The eve of 2006 Christmas is now history in our annals of events. And it was spent in a typically joyous fashion: thoughtful presents, great food, convivial company, and blessed atmosphere.
Earlier in the day, I had received this great book gift from my D in Oregon, Positive Thinking, which set the mood for the rest of the day. Then a friend of mine from Malaysia emailed me this gift: Playa Cofi, an online jukebox comprising the best of the top 100 from the golden years of popular music, including the 1970s and the 1980s, my favorite song periods. While the gifts are simple and may seem “cheap”, they do not render the thoughts behind the gifts any less meaningful. On the contrary, I really appreciate the considerations that have gone into the gift selection, with the particular liking of the recipient in mind.
So often these days gifts are selected (by those giving) and evaluated (by those receiving) on the sole basis of cost, the higher the better, that they give rise to feelings of dissatisfaction and ill-will, instead of as a token of appreciation of mutual admiration and collegiality.
This reminds me of a rerun episode of Office, the popular NBC TV sitcom, that I watched recently on DVD. The boss, Michael, bought an overly expensive gift for Ryan, a temp, during an annual Christmas gift exchange. On the other hand, Phyllis, a female employer, knitted an oven mitt for Michael. When Ryan opened his gift, everybody was like agog over the gift. And Michael was himself a picture of smugness bordering on conceit. When he found out what his gift was, he instantly transformed into a spiteful low-life, bad-mouthing Phyllis for her audacity to even consider such a cheap gift. That Phyllis has spent countless hours laboring over the knitting handiwork did not enter his thick skull nor matter a bit to his warped sense of self-importance.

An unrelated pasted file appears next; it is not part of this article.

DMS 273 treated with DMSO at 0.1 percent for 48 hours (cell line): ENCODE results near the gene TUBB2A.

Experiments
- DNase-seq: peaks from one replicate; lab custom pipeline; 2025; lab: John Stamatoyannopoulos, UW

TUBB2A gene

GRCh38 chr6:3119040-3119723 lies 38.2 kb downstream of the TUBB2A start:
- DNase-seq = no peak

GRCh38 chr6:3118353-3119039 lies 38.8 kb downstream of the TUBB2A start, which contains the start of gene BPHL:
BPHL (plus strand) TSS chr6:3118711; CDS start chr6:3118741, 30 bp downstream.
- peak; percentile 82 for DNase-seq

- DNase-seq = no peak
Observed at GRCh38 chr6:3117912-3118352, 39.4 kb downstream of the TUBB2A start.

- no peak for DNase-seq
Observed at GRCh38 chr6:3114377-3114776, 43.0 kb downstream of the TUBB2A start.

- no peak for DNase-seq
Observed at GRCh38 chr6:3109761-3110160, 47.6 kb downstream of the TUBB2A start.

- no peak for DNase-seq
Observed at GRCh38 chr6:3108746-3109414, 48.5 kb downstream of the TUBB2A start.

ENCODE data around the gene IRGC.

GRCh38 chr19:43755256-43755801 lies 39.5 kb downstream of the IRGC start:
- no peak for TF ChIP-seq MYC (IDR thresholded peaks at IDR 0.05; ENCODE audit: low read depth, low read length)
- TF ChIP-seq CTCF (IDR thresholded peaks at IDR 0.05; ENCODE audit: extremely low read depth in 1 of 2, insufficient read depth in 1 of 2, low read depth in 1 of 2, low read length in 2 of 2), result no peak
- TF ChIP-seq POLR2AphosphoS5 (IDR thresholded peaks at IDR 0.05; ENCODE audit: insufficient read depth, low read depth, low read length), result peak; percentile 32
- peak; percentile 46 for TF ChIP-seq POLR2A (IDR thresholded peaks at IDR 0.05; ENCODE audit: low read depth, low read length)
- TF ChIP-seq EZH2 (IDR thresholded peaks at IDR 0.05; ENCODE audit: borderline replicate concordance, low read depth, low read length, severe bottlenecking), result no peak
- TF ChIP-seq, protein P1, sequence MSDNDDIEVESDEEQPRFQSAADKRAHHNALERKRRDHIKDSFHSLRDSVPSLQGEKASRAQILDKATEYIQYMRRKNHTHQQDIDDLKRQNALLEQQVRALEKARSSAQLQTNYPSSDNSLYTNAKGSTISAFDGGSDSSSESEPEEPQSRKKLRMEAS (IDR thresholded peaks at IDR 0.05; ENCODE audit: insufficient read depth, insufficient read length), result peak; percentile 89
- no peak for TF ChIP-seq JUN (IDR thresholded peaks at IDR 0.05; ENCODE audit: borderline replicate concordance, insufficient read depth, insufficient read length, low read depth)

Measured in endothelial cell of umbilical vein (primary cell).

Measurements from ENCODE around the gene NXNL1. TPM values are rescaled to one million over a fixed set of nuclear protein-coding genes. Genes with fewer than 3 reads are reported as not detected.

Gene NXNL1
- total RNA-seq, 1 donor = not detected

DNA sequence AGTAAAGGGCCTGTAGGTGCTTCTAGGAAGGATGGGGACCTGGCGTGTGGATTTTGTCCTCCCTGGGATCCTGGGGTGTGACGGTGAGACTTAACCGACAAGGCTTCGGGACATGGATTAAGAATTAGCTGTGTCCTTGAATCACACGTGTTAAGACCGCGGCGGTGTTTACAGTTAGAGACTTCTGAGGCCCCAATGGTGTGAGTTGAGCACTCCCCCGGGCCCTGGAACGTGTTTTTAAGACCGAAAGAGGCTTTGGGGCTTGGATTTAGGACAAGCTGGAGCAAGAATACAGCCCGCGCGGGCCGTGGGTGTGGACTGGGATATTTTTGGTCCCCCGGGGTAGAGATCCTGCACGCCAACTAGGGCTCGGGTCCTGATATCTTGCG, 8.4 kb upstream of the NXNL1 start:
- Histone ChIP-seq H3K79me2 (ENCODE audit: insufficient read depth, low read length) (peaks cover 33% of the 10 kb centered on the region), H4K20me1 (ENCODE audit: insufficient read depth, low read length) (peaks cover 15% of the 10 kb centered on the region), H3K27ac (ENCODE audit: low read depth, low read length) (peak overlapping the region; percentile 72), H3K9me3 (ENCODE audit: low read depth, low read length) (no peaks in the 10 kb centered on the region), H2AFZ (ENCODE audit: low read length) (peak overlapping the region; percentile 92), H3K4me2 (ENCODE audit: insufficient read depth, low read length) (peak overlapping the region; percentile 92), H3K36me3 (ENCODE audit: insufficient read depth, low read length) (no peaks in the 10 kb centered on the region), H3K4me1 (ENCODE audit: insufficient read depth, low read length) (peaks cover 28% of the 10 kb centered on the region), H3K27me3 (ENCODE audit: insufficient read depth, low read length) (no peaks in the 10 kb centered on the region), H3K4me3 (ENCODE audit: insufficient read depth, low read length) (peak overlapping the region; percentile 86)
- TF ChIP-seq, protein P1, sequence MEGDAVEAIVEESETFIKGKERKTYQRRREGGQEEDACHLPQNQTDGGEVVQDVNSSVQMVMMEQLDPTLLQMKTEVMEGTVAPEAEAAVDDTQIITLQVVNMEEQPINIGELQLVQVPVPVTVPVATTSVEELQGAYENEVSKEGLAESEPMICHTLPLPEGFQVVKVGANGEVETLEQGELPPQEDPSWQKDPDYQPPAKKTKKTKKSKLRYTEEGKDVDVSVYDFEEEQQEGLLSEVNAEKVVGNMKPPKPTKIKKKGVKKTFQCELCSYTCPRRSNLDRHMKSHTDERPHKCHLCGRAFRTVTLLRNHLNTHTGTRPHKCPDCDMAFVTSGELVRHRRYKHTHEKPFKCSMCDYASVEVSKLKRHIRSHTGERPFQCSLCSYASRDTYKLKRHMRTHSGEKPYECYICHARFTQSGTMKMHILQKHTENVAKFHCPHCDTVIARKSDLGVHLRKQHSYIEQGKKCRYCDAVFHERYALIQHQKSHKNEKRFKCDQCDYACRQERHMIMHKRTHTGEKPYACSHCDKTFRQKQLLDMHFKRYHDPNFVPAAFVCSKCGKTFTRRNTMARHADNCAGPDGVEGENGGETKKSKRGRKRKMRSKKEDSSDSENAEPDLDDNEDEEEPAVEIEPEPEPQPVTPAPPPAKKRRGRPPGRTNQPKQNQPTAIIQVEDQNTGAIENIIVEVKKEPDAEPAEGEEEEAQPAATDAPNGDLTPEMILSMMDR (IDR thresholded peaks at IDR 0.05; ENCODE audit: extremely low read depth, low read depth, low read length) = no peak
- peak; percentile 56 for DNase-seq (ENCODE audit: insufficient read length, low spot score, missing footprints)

Then he invoked his veto power as the boss to change the rule of the game, to one that is conventionally called a white elephant game where the participant, in the order of a number drawn, chooses a gift from a collection that is anonymously “donated” as per the pre-set rules of the game (as was the case in my office party). Michael called it the Yankee Swap while another ventured the more sinister moniker, “nasty Christmas game”. But nobody demurred as the office dynamics played out according to the hierarchy.
From then on, the game degenerated into an open grab for the most expensive item in the bounty: the watch. The considerations that have gone into the gift selection and destined for a particular recipient all but dissipated and instead, the most basic and base human emotion now governed: greed.
Sorry for the unintentional rant but I do feel strongly that the gift should be appropriate for the occasion and for the intended recipient as well. Anyway let’s continue with my joyous ride for the rest of the day.
We were invited to a dinner at Brian and Connie’s house, one which we frequent the most, primarily because it’s the venue for the monthly Buddhist group chanting session that my wife participates.